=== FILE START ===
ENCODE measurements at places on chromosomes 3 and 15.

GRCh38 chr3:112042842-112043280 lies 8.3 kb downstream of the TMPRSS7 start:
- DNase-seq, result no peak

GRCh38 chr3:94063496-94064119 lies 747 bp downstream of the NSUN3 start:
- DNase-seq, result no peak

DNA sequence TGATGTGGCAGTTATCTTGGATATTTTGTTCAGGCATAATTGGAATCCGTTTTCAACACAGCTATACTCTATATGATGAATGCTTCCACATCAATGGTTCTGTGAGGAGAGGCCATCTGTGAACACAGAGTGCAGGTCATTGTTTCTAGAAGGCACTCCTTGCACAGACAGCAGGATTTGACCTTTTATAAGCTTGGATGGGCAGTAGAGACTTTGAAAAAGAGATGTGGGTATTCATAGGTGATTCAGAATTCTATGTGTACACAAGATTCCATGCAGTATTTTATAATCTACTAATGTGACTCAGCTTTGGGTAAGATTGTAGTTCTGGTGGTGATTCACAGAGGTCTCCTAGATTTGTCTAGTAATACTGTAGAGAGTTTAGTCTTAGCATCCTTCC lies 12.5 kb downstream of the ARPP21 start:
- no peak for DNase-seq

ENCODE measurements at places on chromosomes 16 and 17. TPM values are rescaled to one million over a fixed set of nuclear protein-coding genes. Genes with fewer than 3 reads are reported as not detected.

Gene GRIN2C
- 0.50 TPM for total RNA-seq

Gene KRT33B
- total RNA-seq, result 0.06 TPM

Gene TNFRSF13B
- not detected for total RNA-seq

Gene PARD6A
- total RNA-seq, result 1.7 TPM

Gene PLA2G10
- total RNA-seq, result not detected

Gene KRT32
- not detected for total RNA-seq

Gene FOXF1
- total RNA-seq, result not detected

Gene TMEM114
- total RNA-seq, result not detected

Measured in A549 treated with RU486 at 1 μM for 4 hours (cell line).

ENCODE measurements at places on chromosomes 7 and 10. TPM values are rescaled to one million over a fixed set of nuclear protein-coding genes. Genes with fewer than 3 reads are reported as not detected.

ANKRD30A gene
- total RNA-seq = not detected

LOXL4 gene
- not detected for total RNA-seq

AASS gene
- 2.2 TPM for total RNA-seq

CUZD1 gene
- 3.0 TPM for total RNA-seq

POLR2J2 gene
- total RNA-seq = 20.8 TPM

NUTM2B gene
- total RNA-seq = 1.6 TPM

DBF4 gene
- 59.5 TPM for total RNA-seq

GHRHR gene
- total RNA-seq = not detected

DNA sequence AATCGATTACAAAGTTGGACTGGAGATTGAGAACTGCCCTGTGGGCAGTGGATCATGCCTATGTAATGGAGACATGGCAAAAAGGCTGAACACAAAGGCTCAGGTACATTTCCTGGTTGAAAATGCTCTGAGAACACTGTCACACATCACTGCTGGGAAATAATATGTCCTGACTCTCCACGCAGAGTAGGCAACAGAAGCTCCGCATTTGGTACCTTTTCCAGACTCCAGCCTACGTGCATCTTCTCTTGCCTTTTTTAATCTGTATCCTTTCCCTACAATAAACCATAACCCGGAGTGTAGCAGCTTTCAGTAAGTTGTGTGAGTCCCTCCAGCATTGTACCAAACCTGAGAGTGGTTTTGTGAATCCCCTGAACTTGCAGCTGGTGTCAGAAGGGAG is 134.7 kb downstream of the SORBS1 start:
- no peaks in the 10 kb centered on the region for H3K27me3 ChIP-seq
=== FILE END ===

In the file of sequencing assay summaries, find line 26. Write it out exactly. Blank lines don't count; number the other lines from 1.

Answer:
ENCODE measurements at places on chromosomes 7 and 10. TPM values are rescaled to one million over a fixed set of nuclear protein-coding genes. Genes with fewer than 3 reads are reported as not detected.